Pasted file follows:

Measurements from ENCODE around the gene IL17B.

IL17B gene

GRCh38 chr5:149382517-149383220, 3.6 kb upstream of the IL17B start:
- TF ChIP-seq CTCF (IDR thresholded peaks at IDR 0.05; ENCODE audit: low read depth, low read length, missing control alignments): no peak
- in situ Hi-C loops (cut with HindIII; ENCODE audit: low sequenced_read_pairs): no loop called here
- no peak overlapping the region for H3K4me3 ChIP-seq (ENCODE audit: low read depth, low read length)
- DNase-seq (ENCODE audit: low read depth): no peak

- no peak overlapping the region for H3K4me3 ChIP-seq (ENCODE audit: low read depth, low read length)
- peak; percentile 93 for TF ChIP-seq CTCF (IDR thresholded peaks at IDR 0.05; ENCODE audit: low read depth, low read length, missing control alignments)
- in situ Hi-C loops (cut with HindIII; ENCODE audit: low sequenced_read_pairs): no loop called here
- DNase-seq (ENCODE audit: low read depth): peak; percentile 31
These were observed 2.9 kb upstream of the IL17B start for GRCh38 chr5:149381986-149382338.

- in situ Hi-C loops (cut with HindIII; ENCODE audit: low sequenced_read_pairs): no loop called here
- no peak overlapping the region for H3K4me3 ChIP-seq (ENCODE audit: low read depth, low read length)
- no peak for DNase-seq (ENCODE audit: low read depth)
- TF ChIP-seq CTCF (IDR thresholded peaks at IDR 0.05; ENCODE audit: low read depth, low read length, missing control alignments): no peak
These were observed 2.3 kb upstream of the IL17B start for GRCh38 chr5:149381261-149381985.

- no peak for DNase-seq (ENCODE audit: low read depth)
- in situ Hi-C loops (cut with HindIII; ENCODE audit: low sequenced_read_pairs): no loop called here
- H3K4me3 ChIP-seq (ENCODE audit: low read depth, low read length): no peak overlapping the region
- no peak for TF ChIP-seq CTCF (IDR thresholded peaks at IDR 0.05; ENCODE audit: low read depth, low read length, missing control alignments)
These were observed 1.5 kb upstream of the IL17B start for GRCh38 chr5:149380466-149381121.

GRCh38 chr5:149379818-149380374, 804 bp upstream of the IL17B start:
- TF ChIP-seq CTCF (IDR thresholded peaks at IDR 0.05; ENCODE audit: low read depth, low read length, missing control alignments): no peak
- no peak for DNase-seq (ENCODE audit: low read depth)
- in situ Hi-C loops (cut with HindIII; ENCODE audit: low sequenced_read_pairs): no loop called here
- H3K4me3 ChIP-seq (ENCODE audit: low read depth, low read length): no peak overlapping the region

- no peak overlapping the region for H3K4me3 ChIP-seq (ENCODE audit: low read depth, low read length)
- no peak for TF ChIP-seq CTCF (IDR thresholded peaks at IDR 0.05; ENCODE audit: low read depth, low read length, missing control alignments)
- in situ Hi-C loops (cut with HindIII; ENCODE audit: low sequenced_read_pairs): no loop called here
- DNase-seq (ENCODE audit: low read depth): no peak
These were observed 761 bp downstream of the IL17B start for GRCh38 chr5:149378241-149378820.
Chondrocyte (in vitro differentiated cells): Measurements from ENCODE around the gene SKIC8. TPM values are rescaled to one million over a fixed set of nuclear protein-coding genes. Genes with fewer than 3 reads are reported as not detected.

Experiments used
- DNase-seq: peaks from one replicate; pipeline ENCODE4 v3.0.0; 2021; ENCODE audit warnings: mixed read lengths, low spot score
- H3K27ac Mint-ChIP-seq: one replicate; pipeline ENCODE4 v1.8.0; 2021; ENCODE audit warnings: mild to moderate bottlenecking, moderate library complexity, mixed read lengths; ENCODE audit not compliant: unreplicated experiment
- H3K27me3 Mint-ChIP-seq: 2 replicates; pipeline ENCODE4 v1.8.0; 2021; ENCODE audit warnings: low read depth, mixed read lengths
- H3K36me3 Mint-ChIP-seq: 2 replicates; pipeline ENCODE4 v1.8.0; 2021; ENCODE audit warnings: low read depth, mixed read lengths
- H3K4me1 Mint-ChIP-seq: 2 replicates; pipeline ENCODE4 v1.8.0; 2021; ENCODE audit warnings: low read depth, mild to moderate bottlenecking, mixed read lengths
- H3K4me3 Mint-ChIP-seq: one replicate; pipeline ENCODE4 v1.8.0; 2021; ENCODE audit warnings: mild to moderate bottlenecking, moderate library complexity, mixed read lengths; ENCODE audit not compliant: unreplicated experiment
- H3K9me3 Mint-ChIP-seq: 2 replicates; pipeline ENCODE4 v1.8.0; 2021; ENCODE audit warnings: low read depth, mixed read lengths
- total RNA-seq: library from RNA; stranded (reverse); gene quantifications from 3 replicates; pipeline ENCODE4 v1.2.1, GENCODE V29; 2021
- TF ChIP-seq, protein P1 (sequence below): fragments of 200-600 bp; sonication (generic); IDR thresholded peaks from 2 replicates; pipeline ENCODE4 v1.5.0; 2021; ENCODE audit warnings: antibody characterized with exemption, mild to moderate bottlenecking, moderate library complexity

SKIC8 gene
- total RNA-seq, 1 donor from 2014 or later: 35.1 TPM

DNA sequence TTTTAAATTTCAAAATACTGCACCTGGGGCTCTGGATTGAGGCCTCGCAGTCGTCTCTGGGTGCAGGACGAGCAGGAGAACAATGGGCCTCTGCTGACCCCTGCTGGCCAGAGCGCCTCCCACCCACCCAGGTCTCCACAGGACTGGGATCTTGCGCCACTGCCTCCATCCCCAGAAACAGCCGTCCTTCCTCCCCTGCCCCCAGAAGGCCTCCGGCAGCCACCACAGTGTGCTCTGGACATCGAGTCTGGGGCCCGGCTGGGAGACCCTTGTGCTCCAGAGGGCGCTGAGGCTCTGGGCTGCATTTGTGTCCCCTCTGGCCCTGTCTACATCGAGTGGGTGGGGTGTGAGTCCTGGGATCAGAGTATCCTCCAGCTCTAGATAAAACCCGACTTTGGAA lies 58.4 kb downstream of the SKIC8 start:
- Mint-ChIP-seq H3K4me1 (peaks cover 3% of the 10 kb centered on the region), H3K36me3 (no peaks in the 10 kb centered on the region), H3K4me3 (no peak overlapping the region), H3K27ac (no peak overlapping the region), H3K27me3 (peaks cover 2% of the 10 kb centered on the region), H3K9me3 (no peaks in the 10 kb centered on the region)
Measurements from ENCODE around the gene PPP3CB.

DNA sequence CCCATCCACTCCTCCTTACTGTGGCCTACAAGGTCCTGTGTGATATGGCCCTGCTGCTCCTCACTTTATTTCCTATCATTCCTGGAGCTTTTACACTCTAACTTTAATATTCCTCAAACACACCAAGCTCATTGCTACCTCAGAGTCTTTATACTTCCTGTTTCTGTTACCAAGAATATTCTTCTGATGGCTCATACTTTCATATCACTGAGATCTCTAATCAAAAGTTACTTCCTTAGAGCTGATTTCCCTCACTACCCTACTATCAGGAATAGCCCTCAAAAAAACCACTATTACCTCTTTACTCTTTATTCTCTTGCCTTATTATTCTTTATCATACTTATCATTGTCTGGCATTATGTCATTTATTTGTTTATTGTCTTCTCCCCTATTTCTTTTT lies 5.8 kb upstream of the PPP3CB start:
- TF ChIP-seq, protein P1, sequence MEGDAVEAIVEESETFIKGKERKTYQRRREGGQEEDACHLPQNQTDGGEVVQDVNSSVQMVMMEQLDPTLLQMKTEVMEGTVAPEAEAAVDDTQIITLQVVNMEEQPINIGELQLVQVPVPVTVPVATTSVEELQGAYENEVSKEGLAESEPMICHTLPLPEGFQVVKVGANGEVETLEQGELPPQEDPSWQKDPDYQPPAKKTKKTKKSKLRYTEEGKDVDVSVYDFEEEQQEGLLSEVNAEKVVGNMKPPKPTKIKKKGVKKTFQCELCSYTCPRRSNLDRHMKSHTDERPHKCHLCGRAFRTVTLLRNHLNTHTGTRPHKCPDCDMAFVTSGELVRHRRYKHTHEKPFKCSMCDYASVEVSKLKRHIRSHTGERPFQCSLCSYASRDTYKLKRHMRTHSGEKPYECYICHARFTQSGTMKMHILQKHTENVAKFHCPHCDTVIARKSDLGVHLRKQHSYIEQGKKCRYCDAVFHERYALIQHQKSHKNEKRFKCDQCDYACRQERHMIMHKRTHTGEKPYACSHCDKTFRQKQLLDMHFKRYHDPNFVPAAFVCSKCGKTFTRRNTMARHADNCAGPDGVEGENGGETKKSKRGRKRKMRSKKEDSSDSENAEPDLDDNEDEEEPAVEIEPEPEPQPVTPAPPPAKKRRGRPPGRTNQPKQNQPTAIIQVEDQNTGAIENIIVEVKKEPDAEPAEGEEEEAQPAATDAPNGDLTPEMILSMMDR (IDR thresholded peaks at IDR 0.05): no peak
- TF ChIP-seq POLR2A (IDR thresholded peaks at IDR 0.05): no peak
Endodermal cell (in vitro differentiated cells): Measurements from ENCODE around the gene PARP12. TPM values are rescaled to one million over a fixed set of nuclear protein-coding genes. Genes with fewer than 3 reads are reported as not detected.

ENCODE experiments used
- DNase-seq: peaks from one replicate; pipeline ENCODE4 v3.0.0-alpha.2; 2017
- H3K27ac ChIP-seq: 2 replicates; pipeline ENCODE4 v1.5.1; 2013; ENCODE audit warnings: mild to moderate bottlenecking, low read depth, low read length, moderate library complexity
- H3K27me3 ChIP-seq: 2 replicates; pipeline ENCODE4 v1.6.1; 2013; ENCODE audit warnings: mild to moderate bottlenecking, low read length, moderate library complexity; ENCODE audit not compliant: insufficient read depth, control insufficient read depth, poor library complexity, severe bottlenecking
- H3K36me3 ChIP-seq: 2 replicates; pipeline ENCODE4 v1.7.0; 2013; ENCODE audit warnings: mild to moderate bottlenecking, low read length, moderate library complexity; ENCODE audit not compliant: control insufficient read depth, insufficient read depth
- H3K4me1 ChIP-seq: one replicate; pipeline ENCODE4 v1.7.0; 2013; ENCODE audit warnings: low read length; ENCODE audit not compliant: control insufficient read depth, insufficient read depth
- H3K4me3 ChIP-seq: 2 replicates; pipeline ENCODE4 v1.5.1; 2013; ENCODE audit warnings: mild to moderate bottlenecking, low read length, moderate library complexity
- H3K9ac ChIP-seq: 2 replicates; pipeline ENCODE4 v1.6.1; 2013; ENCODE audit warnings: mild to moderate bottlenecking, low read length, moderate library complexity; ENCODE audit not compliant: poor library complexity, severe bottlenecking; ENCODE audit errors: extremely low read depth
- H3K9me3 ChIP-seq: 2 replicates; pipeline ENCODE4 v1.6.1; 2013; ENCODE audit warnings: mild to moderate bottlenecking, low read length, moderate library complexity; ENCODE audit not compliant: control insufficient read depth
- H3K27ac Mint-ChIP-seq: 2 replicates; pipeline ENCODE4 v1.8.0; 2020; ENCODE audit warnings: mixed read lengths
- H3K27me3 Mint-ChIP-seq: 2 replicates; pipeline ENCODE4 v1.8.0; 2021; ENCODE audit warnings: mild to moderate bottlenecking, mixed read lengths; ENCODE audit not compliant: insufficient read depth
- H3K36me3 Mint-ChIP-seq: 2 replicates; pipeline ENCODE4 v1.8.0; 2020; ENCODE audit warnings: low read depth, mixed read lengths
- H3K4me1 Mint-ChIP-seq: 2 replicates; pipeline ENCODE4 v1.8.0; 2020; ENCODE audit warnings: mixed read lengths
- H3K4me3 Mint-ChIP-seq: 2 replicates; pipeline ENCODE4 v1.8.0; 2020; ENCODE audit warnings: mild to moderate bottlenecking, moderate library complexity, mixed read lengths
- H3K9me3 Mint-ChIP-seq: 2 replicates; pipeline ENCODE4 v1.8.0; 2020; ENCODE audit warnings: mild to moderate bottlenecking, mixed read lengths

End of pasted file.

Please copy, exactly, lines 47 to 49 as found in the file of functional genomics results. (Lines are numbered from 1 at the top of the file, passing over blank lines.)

- Mint-ChIP-seq H3K4me1 (peaks cover 3% of the 10 kb centered on the region), H3K36me3 (no peaks in the 10 kb centered on the region), H3K4me3 (no peak overlapping the region), H3K27ac (no peak overlapping the region), H3K27me3 (peaks cover 2% of the 10 kb centered on the region), H3K9me3 (no peaks in the 10 kb centered on the region)
Measurements from ENCODE around the gene PPP3CB.

DNA sequence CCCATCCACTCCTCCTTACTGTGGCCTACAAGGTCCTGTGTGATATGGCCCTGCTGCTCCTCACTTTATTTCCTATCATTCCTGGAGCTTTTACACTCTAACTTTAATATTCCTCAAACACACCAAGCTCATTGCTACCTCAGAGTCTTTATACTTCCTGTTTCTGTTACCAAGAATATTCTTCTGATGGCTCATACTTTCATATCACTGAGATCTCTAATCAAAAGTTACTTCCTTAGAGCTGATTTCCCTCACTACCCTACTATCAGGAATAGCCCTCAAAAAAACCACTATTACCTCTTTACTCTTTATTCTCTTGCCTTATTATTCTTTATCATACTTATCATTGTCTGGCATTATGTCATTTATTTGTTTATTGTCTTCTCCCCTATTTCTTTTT lies 5.8 kb upstream of the PPP3CB start: